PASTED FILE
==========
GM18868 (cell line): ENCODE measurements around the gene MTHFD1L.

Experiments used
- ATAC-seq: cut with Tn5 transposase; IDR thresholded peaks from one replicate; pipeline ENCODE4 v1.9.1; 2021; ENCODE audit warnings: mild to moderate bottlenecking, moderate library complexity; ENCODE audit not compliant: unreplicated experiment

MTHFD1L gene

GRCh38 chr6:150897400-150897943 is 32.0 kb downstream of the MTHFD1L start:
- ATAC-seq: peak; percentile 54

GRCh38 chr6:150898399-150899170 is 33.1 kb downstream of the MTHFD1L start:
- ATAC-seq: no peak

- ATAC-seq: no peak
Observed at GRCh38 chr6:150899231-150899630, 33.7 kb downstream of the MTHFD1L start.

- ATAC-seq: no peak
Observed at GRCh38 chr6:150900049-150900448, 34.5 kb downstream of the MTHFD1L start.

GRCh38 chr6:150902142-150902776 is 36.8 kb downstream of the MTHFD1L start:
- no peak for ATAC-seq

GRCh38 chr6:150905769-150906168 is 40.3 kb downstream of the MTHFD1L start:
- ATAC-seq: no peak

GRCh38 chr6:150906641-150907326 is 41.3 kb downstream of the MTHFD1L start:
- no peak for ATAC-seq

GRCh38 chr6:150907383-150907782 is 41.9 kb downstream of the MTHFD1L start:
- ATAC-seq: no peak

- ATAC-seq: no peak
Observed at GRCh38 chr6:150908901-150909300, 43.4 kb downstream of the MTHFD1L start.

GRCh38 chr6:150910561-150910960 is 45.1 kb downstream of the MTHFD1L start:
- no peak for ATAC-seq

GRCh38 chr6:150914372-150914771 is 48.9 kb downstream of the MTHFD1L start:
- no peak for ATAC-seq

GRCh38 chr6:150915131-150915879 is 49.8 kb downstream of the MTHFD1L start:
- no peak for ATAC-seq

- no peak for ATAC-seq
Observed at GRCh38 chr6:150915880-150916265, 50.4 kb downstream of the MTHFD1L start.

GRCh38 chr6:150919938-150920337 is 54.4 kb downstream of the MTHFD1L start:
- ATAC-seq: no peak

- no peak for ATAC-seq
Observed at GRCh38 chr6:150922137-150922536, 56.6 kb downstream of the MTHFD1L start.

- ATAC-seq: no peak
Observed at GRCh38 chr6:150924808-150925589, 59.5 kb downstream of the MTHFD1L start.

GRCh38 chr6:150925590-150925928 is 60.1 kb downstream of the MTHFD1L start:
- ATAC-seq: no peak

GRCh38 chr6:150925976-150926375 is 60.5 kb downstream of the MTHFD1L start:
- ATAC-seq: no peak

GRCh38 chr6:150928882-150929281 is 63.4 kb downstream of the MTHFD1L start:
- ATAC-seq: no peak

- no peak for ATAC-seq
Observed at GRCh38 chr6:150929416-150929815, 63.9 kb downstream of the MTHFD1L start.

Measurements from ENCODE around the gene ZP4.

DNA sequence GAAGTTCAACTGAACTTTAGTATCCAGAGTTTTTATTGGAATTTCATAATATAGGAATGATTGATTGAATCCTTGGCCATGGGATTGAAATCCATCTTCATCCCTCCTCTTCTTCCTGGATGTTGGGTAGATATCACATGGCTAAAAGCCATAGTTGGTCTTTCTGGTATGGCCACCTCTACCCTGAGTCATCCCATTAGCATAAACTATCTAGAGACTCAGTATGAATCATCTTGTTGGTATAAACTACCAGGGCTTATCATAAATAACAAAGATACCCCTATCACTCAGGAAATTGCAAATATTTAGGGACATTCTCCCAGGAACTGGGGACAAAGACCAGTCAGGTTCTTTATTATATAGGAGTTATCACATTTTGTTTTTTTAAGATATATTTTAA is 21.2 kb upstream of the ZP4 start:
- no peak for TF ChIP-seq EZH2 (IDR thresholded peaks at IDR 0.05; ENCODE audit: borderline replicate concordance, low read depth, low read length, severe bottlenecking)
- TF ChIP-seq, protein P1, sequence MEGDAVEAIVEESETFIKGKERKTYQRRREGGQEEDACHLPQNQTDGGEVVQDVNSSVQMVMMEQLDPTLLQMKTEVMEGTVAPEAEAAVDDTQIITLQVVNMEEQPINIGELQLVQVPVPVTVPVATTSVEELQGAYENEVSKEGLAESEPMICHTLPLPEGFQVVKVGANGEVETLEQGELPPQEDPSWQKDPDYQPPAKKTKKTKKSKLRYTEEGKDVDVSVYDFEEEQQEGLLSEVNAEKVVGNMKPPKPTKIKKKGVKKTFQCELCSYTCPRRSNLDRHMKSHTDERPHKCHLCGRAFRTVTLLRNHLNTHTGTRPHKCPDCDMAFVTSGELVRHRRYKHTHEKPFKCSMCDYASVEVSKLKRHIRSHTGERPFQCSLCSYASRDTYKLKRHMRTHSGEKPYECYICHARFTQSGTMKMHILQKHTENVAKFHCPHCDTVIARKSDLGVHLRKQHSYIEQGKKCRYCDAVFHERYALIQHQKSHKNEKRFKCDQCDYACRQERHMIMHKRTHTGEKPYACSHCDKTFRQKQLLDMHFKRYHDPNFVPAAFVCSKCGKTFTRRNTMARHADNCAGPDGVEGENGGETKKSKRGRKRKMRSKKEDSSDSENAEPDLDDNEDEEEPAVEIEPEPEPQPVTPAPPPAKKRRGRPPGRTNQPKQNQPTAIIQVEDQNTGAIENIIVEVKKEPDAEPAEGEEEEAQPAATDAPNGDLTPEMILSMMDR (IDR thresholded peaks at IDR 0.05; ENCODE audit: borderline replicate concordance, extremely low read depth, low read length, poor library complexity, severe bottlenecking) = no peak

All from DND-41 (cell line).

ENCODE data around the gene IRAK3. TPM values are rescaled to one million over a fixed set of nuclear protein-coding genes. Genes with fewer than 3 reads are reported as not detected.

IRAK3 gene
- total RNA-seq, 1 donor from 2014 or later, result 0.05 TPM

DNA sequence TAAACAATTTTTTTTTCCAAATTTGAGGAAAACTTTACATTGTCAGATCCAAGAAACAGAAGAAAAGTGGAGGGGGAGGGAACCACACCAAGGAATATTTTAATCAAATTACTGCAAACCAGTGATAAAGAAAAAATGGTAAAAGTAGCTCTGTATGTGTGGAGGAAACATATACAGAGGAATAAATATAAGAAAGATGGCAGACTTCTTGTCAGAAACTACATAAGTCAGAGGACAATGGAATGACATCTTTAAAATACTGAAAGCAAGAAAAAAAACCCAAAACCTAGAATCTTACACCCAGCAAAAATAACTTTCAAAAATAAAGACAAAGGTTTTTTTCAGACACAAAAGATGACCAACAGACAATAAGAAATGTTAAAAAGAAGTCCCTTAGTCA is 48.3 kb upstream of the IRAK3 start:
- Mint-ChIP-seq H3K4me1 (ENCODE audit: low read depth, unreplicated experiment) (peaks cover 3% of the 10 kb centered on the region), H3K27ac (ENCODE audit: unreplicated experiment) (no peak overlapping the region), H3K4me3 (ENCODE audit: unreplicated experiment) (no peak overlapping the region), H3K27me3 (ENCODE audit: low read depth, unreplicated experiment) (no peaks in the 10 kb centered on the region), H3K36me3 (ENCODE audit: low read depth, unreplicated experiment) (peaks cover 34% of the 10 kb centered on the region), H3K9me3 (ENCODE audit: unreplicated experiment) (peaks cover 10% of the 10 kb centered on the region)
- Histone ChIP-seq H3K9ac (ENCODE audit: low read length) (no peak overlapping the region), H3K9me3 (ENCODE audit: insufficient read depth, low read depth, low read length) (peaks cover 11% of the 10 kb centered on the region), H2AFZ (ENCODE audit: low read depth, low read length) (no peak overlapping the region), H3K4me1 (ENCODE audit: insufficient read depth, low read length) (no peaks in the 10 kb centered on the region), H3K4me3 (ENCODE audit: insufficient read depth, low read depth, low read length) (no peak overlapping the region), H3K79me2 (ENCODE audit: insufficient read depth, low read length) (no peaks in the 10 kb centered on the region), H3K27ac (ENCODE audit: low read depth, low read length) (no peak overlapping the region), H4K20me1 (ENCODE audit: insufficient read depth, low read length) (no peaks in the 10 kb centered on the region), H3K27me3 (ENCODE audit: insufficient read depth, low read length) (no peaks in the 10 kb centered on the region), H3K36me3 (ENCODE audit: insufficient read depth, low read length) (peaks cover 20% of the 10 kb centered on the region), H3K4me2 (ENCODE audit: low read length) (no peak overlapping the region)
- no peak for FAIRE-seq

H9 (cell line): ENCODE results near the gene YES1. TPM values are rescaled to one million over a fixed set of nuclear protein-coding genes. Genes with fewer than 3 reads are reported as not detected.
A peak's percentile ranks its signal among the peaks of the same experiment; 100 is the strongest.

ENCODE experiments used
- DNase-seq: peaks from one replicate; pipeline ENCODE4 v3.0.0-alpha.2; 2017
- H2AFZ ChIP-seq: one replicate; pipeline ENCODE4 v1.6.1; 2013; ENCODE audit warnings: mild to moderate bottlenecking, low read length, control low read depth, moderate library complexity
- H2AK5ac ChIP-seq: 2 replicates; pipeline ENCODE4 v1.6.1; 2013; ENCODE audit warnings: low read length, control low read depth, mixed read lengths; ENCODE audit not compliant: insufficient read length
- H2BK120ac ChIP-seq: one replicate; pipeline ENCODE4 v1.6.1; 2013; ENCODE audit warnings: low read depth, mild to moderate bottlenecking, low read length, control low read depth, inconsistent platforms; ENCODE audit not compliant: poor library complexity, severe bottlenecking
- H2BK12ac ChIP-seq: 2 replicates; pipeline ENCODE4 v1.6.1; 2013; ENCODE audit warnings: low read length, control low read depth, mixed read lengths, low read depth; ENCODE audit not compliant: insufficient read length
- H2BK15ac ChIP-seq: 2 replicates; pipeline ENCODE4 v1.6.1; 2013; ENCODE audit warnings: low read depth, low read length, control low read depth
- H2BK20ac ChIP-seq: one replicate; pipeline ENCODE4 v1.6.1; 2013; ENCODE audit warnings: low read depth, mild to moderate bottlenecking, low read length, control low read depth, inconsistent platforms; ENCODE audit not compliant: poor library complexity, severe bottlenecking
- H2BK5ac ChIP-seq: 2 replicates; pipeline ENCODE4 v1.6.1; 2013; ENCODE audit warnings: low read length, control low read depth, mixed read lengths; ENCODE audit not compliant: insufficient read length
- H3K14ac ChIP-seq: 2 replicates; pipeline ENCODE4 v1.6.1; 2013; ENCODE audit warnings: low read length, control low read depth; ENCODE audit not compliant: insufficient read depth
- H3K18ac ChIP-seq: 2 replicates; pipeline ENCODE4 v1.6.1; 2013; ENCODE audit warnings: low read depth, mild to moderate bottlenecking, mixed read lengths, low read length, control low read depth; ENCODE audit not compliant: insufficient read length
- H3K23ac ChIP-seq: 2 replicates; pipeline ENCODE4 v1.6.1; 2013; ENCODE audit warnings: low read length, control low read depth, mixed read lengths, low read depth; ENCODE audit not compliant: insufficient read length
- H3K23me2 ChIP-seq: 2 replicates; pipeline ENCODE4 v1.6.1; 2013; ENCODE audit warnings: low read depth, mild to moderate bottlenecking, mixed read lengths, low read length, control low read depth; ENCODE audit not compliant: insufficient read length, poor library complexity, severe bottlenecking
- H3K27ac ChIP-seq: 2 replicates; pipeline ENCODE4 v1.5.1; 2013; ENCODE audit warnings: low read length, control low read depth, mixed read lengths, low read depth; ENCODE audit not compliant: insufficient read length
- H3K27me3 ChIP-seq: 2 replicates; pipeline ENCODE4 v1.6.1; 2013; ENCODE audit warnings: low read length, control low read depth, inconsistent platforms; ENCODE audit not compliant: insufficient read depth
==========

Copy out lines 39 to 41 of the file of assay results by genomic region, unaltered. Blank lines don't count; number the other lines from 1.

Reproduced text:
GRCh38 chr6:150925976-150926375 is 60.5 kb downstream of the MTHFD1L start:
- ATAC-seq: no peak

GRCh38 chr6:150928882-150929281 is 63.4 kb downstream of the MTHFD1L start: